The first time I ever heard about Star Buffet was through a friend’s Facebook status…
What’s a pub without a great pie? There are as many types of pies in the world as there are chefs I bet.
I know falling in love with a type of pie is a matter of great personal taste. I love the ones with light, fluffy pastry, big chunks of slow cooked, tender meat, rich thick gravy and just the right amount of seasoning. And so it has come to pass that I have fallen in love with the pie floater at Public, one of the newest venues in Manuka.
This is a modern twist on the legendary Aussie pie floater which the South Australian National Trust claims originated in Adelaide. It enjoys a history tracing back more than 130 years.
The original is a traditional minced meat pie inverted into a plate of thick green pea soup (some would call it gruel). I’m thankful Public’s version is much more elegant and also a feast for the eyes. It’s presented on a bed of creamy mash potato and served with fresh, bright green peas (a bit chunky and perked up with mint).
A friend of mine, who used to be part owner of a pub in Kingston, was with me at Public one day to indulge. He wrote me an email several days later saying he was still dreaming about the dish. I’m not surprised.
I begged Public for the recipe and the kitchen was happy to share. Enjoy!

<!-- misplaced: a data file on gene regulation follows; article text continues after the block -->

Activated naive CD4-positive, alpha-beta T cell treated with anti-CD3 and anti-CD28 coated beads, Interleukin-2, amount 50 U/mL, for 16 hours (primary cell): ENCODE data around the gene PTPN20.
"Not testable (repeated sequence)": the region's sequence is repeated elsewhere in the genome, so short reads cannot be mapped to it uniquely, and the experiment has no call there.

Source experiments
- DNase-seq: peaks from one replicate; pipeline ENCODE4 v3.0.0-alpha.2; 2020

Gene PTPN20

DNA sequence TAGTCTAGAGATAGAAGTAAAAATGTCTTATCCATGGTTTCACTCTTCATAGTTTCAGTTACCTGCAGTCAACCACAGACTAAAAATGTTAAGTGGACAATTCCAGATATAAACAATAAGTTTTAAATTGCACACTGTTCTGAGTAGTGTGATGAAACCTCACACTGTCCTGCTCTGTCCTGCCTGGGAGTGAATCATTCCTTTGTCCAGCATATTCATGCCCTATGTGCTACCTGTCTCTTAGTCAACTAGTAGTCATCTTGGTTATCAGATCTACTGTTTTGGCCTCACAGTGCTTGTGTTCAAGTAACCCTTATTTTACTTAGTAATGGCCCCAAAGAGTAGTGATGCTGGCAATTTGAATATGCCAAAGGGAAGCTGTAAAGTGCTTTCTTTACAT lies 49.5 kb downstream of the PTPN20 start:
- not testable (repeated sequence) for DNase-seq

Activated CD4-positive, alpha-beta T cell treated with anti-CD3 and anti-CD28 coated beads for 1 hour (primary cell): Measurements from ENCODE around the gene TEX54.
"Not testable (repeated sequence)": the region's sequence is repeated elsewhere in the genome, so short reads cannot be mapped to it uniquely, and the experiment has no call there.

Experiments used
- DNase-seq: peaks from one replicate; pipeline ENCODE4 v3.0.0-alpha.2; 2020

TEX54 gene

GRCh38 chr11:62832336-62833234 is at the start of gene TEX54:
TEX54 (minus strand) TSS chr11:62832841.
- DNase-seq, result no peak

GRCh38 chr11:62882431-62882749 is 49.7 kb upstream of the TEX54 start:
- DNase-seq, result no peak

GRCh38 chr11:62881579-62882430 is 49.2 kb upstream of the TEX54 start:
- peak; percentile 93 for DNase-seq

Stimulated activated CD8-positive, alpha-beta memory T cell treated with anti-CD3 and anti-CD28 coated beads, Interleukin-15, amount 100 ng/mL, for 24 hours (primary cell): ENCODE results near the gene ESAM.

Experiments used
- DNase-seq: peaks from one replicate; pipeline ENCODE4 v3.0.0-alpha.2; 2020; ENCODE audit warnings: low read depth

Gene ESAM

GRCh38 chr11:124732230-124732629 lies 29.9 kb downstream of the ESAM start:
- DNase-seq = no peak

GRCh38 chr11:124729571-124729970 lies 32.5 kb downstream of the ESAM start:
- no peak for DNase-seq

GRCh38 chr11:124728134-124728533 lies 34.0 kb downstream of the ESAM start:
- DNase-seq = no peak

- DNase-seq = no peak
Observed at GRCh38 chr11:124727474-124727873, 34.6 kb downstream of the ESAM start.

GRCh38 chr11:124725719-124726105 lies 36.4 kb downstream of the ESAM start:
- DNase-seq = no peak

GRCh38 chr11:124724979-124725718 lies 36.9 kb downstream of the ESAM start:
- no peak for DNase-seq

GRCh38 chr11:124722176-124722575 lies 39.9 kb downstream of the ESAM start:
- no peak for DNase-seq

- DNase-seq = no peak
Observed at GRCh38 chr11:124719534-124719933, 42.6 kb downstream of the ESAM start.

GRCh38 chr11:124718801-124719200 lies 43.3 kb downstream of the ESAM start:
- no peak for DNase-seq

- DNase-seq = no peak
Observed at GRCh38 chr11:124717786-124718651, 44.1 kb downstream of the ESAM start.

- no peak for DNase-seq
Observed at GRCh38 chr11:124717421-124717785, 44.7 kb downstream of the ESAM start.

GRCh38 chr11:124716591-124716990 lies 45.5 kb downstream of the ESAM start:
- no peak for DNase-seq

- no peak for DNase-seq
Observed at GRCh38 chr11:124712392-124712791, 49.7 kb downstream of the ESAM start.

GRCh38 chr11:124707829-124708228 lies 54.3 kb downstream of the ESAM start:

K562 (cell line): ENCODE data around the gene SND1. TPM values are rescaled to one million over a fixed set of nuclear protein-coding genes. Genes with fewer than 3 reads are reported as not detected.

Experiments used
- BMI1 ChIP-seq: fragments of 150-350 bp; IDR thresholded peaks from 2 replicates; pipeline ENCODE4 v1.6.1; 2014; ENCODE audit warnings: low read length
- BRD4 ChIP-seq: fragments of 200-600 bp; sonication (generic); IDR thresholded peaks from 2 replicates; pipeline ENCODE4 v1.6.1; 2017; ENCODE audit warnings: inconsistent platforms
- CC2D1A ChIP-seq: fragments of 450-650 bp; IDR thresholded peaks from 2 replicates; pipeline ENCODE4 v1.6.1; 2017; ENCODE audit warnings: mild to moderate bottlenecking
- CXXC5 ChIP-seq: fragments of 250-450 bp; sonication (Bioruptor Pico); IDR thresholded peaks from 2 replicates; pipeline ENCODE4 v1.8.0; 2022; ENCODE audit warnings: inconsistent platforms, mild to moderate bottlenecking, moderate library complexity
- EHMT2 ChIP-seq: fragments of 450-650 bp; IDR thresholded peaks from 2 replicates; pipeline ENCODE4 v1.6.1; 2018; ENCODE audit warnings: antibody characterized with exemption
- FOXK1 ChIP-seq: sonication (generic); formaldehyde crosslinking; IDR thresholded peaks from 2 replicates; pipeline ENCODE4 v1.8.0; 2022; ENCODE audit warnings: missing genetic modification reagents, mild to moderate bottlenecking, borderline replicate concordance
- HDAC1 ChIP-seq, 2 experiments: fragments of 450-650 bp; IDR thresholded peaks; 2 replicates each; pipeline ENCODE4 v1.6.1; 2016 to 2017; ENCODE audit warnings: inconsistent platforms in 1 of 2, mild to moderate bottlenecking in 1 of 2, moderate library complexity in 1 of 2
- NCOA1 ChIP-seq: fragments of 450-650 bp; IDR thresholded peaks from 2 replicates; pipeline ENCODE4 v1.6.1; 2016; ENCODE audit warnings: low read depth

Public pie floater recipe
Makes 6 individual pies or 1 large pie
what you need
1kg diced chuck
1 onion diced
100g + 50 g butter
1oo mls oil
100g plain flour
100mls red wine
50g tomato paste
1 litre chicken stock
Lots of cracked pepper
Puff pastry sheets
300 g smashed peas with mint
To make mixture
Take chuck out of fridge 1 hour before cooking. When room temperature, season with salt and pepper.
Heat heavy pan with oil and 50g butter. When butter stops bubbling the pan is hot enough. Add meat to pan, small amounts at a time and caramelise/seal each piece.
In large casserole/pot melt 100g butter and sweat off onions. Then add flour and mix. Add red wine and mix thoroughly. Think thick mix down by adding chicken stock (100 to 150 mls at a time). Mix well each time.
Bring sauce back to boil and repeat until all chicken stock added. Season with salt and pepper (a good amount of pepper). Add tomato paste.
Place chuck in the sauce and cook for about 2 hours at 180°C until meat tender.
Mix will be wet so strain some liquid for gravy and put aside.
To make pie
Spray 6 pie tins (10cm by 5cm) or 1 pie tin (31cm by 5cm) with canola spray or oil well.
Line with a layer of puff pastry (remember to push corners in) with pastry falling over sides. Put filling in.
For lid cut out a circle of pastry slightly bigger than the pie. Place lid onto pie, cutting excess off and sealing to keep liquid in.
Cook small pies for 20 minutes at 180°C. Cook large pies 170°C for 40 minutes.
Serve with mash potato, smashed peas (with mint) and left over gravy.